How hyper-converged secondary storage fits in the HCI world


Converged secondary storage expands the HCI model

Hyper-converged secondary storage takes the concept of hyper-converged infrastructure for primary storage and adapts it for secondary storage. But instead of combining storage, servers, virtualization and networking into one product, it merges non-primary storage use cases. These include data backup, disaster recovery, archiving and copy data management.

Placing them on one hardware system or under a common management system makes these secondary storage functions more efficient and reliable. One of the primary benefits of HCI in general also applies to hyper-converged secondary storage -- easier management. The software used to make secondary storage more efficient often requires a great deal of management attention to reduce data backup conflicts or errors in systems that often rely on things like temporary copies of data to check for redundancies. Using the virtualization and single-pane management features of HCI in secondary storage helps reduce that complexity. In addition, using a hyper-converged infrastructure for secondary storage enables end users to archive entire virtual machines that no longer have a function but may be needed at a future date.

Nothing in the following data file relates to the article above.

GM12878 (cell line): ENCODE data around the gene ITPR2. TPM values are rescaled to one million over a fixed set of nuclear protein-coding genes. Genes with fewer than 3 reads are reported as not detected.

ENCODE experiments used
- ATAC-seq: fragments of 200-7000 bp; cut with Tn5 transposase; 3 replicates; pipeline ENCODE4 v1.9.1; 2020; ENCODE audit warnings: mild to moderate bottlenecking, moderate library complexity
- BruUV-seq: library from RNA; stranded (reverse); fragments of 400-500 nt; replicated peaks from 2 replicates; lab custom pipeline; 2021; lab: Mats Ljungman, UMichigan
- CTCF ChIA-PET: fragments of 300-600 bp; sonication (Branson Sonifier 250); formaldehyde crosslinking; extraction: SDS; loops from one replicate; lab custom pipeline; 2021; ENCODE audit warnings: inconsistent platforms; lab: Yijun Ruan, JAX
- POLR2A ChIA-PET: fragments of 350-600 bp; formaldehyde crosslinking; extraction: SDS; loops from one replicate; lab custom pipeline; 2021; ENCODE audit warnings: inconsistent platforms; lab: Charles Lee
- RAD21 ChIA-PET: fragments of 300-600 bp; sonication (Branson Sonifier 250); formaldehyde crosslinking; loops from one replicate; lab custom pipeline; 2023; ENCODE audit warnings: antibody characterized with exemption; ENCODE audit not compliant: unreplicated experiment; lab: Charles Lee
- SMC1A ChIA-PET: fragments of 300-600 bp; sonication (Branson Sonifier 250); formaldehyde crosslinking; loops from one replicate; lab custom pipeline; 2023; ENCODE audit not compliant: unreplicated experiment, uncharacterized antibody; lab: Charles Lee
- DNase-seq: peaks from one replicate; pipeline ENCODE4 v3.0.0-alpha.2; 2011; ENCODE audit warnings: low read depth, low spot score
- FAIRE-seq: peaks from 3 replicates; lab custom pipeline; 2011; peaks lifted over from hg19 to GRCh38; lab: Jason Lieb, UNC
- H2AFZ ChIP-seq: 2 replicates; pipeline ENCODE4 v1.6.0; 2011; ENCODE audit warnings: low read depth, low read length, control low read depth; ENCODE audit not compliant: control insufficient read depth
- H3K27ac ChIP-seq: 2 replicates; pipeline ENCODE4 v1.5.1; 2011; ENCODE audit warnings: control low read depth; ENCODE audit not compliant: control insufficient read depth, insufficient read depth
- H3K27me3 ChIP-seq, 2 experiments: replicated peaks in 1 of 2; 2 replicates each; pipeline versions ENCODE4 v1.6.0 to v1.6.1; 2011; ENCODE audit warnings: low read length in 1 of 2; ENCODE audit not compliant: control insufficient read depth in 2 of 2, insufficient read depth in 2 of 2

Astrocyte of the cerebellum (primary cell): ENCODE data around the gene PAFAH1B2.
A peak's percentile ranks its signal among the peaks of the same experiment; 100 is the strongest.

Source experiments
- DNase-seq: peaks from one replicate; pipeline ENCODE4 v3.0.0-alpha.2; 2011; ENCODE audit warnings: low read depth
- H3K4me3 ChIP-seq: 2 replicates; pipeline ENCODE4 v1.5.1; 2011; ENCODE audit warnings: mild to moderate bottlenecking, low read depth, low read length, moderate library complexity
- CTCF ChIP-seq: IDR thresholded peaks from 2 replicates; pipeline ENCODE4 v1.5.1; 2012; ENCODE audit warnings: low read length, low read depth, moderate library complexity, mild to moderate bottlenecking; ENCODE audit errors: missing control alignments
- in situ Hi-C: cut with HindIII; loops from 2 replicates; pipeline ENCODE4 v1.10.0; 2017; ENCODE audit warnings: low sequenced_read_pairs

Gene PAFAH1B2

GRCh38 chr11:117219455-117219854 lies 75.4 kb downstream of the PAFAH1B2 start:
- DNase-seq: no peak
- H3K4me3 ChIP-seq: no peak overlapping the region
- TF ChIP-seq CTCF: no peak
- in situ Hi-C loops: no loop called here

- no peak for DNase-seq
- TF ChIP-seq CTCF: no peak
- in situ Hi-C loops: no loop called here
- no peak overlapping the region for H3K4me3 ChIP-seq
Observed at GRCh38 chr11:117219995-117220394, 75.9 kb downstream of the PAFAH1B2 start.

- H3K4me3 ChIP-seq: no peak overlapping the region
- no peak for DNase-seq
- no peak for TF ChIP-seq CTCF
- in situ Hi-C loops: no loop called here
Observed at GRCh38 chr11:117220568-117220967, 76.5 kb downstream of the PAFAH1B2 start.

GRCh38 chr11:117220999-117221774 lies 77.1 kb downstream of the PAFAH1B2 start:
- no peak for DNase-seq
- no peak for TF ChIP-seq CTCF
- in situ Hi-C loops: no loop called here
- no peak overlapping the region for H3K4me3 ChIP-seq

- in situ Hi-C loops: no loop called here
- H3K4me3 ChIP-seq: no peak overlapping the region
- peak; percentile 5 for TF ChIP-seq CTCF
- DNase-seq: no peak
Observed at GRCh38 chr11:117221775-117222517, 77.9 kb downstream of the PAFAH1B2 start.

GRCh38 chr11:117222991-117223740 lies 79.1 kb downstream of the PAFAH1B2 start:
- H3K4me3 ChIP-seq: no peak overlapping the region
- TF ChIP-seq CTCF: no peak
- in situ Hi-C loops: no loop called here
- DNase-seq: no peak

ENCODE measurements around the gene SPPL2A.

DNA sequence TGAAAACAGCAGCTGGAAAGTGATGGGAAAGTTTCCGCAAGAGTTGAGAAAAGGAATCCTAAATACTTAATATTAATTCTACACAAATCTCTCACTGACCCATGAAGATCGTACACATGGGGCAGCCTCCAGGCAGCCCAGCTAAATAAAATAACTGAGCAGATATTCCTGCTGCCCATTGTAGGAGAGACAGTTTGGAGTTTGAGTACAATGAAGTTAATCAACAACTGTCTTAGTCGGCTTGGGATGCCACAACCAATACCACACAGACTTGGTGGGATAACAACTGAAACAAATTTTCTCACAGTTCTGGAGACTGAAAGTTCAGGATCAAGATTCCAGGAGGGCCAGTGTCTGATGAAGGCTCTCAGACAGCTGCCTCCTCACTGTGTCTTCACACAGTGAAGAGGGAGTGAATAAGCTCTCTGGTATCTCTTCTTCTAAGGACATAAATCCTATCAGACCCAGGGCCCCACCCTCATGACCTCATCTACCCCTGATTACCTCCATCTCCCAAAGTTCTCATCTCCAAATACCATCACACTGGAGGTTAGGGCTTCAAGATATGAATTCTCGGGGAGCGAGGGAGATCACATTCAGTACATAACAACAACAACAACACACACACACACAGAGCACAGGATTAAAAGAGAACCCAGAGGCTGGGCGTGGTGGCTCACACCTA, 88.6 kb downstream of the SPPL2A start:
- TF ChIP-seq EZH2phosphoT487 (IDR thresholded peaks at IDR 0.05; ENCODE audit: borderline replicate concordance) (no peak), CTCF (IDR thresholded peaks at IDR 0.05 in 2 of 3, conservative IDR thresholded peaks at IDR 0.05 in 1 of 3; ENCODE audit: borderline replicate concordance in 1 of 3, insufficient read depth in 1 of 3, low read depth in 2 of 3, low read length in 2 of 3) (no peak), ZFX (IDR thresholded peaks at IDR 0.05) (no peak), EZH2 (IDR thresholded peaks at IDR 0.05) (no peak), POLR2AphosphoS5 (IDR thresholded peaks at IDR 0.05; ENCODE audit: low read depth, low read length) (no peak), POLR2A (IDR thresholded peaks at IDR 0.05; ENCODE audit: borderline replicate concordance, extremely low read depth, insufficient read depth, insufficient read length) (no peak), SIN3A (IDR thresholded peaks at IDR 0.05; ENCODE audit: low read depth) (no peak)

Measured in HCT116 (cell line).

The market is still relatively small for HCI secondary storage, but one of the pioneers in the market, Cohesity, reported a 600% growth in revenue in 2017 over the previous year. The company more than doubled both the size of its workforce and the number of customers in 2017. Another relative newcomer, Rubrik, has helped make the concept popular, and backup software vendors such as Commvault and Asigra have gotten into the act.

Like HCI in general, hyper-converged secondary storage was initially aimed at small to midsize customers but the target market has expanded to enterprise companies.